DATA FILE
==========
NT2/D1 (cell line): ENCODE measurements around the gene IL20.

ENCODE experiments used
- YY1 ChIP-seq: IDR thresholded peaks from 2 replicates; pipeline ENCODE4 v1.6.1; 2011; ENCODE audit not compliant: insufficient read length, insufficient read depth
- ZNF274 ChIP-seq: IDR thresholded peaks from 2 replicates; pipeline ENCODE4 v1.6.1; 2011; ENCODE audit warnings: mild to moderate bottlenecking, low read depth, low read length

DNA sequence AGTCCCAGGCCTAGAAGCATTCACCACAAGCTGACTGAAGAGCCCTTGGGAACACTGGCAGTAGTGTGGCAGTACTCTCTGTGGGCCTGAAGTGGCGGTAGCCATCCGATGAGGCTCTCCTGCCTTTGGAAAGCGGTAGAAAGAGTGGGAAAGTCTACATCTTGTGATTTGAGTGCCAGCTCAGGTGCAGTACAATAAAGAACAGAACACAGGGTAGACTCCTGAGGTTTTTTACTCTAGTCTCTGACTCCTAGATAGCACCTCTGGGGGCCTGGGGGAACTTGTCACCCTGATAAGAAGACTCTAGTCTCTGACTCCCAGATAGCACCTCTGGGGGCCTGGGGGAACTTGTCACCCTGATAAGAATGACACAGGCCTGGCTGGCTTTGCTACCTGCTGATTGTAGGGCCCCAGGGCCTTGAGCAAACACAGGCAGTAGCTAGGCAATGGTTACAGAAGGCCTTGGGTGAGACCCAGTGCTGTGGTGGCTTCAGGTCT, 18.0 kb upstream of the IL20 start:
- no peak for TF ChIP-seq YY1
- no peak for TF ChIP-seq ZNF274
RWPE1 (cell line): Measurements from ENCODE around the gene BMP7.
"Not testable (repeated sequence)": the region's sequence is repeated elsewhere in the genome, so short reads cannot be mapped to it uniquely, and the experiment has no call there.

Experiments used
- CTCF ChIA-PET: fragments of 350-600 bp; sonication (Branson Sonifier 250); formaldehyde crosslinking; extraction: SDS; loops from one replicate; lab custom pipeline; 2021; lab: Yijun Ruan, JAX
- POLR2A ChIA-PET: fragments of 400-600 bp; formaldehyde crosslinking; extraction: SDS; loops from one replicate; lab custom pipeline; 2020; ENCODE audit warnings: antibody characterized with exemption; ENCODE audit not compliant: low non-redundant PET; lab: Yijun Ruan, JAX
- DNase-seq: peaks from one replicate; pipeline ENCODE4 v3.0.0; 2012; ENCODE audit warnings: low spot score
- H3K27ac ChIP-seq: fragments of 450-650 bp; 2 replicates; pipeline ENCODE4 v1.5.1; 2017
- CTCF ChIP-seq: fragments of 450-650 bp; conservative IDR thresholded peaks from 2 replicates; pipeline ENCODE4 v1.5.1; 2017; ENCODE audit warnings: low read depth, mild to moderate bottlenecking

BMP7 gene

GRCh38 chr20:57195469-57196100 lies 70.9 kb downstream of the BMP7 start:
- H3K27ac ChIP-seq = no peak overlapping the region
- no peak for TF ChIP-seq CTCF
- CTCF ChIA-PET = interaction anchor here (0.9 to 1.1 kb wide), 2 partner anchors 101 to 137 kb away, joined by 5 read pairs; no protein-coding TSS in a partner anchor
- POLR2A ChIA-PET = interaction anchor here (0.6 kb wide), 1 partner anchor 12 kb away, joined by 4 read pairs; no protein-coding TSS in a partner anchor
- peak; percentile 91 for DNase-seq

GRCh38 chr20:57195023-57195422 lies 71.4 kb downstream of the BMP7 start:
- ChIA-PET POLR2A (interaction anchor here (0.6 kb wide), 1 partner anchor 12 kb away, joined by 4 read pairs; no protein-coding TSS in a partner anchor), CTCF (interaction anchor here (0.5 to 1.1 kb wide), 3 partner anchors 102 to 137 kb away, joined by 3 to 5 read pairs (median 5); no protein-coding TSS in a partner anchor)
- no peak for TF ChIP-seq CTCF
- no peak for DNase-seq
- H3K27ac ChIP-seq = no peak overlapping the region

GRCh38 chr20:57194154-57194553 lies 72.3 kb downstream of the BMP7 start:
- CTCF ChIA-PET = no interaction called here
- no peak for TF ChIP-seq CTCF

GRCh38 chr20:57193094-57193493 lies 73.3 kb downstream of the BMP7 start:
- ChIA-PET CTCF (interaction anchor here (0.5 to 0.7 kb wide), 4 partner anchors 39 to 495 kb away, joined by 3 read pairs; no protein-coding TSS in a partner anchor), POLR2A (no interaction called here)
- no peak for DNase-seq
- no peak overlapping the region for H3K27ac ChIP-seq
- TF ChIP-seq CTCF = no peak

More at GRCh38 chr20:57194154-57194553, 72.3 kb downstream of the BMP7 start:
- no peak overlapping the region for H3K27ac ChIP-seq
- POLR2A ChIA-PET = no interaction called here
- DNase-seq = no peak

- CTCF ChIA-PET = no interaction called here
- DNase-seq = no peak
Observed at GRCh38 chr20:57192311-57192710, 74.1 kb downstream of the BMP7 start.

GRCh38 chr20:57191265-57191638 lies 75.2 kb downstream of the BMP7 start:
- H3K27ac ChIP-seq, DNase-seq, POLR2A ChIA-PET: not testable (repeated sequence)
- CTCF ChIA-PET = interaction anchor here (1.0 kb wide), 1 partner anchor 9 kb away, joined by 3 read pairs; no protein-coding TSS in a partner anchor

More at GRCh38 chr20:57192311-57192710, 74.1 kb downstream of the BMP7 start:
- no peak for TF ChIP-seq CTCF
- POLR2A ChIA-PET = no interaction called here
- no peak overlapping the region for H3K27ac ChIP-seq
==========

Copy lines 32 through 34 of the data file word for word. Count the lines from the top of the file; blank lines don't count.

- ChIA-PET CTCF (interaction anchor here (0.5 to 0.7 kb wide), 4 partner anchors 39 to 495 kb away, joined by 3 read pairs; no protein-coding TSS in a partner anchor), POLR2A (no interaction called here)
- no peak for DNase-seq
- no peak overlapping the region for H3K27ac ChIP-seq